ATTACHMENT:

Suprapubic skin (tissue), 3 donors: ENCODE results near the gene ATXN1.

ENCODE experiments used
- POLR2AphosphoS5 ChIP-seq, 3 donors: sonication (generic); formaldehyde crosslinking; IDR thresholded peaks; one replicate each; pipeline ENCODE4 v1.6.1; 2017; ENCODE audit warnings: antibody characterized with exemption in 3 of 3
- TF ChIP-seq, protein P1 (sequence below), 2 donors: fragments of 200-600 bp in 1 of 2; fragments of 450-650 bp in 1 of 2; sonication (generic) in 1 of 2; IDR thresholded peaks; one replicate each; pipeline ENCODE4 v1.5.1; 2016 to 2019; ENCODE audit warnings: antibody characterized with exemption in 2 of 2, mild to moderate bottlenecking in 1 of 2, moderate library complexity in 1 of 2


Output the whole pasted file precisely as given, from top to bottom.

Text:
Suprapubic skin (tissue), 3 donors: ENCODE results near the gene ATXN1.

ENCODE experiments used
- POLR2AphosphoS5 ChIP-seq, 3 donors: sonication (generic); formaldehyde crosslinking; IDR thresholded peaks; one replicate each; pipeline ENCODE4 v1.6.1; 2017; ENCODE audit warnings: antibody characterized with exemption in 3 of 3
- TF ChIP-seq, protein P1 (sequence below), 2 donors: fragments of 200-600 bp in 1 of 2; fragments of 450-650 bp in 1 of 2; sonication (generic) in 1 of 2; IDR thresholded peaks; one replicate each; pipeline ENCODE4 v1.5.1; 2016 to 2019; ENCODE audit warnings: antibody characterized with exemption in 2 of 2, mild to moderate bottlenecking in 1 of 2, moderate library complexity in 1 of 2